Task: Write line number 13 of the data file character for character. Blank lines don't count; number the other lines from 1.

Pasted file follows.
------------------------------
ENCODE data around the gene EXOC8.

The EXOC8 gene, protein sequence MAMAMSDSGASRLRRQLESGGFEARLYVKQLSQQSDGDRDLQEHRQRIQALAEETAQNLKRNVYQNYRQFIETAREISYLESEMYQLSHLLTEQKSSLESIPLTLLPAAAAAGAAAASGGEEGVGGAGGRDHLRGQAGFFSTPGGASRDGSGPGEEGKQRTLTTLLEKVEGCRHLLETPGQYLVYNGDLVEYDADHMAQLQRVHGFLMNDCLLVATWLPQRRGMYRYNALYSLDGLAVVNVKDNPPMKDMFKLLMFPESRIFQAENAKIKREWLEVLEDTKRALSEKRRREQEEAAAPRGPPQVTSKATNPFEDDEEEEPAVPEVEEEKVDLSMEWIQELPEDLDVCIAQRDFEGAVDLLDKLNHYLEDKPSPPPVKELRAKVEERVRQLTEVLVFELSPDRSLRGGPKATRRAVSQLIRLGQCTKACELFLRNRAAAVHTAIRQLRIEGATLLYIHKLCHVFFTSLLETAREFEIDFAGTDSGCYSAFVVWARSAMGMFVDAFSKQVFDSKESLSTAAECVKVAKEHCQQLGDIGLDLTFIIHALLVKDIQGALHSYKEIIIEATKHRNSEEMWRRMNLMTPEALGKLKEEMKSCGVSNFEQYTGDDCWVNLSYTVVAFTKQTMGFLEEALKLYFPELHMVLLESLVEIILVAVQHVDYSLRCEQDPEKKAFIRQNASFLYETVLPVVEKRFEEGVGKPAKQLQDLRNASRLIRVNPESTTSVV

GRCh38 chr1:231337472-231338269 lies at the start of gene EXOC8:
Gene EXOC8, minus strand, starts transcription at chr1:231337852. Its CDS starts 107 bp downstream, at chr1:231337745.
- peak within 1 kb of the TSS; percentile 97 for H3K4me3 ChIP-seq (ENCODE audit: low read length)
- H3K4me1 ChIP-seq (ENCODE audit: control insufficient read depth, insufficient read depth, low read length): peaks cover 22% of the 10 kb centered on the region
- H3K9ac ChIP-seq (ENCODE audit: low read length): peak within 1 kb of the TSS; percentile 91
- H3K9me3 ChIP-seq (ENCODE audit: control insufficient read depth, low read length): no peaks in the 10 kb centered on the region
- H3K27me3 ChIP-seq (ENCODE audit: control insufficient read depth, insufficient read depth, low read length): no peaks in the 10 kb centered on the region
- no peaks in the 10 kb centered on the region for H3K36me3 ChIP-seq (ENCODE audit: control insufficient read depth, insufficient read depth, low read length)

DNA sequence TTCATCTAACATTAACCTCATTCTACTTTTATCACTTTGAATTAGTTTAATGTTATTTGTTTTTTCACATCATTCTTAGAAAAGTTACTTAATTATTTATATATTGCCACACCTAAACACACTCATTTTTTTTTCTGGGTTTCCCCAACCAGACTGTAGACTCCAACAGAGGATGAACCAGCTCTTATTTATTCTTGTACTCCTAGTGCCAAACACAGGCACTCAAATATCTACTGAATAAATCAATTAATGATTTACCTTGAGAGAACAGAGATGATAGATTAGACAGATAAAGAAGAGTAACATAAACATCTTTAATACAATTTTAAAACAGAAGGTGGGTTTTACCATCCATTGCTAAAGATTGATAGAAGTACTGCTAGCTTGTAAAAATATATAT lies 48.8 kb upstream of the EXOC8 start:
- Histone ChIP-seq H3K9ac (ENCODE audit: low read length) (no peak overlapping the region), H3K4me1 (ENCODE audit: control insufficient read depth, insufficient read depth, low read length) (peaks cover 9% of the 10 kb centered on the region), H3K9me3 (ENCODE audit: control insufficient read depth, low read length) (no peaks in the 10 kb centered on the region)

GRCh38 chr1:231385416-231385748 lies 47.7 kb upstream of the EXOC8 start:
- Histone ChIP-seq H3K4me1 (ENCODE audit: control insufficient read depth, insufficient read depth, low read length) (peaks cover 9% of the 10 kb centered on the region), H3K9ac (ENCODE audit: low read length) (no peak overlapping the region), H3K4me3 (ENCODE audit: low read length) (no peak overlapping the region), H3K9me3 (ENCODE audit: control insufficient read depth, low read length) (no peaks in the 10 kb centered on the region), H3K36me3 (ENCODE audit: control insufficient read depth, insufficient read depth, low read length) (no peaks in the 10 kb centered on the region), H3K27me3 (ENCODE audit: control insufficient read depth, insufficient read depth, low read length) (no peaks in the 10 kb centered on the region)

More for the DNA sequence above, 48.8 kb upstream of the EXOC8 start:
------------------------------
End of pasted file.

GRCh38 chr1:231385416-231385748 lies 47.7 kb upstream of the EXOC8 start: